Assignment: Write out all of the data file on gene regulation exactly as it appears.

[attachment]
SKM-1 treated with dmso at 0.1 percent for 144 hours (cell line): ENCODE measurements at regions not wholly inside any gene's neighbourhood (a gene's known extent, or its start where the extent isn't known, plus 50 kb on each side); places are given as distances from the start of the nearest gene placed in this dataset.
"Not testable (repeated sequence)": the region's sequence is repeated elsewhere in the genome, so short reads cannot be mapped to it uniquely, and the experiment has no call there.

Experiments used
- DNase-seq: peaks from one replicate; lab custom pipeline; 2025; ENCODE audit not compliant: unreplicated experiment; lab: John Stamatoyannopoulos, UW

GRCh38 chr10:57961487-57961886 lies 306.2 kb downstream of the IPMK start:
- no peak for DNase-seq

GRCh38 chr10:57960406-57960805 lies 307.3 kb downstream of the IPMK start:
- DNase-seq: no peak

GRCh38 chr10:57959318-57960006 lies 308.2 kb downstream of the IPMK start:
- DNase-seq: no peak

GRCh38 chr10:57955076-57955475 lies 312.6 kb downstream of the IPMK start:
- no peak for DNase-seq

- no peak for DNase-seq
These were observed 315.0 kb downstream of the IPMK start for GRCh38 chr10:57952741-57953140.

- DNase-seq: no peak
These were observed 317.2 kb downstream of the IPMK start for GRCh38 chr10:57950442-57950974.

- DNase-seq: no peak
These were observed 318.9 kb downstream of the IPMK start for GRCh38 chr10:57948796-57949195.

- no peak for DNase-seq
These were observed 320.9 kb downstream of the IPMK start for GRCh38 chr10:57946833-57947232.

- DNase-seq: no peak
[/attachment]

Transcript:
SKM-1 treated with dmso at 0.1 percent for 144 hours (cell line): ENCODE measurements at regions not wholly inside any gene's neighbourhood (a gene's known extent, or its start where the extent isn't known, plus 50 kb on each side); places are given as distances from the start of the nearest gene placed in this dataset.
"Not testable (repeated sequence)": the region's sequence is repeated elsewhere in the genome, so short reads cannot be mapped to it uniquely, and the experiment has no call there.

Experiments used
- DNase-seq: peaks from one replicate; lab custom pipeline; 2025; ENCODE audit not compliant: unreplicated experiment; lab: John Stamatoyannopoulos, UW

GRCh38 chr10:57961487-57961886 lies 306.2 kb downstream of the IPMK start:
- no peak for DNase-seq

GRCh38 chr10:57960406-57960805 lies 307.3 kb downstream of the IPMK start:
- DNase-seq: no peak

GRCh38 chr10:57959318-57960006 lies 308.2 kb downstream of the IPMK start:
- DNase-seq: no peak

GRCh38 chr10:57955076-57955475 lies 312.6 kb downstream of the IPMK start:
- no peak for DNase-seq

- no peak for DNase-seq
These were observed 315.0 kb downstream of the IPMK start for GRCh38 chr10:57952741-57953140.

- DNase-seq: no peak
These were observed 317.2 kb downstream of the IPMK start for GRCh38 chr10:57950442-57950974.

- DNase-seq: no peak
These were observed 318.9 kb downstream of the IPMK start for GRCh38 chr10:57948796-57949195.

- no peak for DNase-seq
These were observed 320.9 kb downstream of the IPMK start for GRCh38 chr10:57946833-57947232.

- DNase-seq: no peak